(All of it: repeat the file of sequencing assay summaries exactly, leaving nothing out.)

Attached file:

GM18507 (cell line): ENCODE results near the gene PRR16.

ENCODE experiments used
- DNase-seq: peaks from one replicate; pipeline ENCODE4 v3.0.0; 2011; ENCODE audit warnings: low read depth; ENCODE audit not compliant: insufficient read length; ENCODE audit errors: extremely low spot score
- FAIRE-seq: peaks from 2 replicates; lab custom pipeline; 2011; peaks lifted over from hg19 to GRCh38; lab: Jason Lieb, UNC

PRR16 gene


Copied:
GM18507 (cell line): ENCODE results near the gene PRR16.

ENCODE experiments used
- DNase-seq: peaks from one replicate; pipeline ENCODE4 v3.0.0; 2011; ENCODE audit warnings: low read depth; ENCODE audit not compliant: insufficient read length; ENCODE audit errors: extremely low spot score
- FAIRE-seq: peaks from 2 replicates; lab custom pipeline; 2011; peaks lifted over from hg19 to GRCh38; lab: Jason Lieb, UNC

PRR16 gene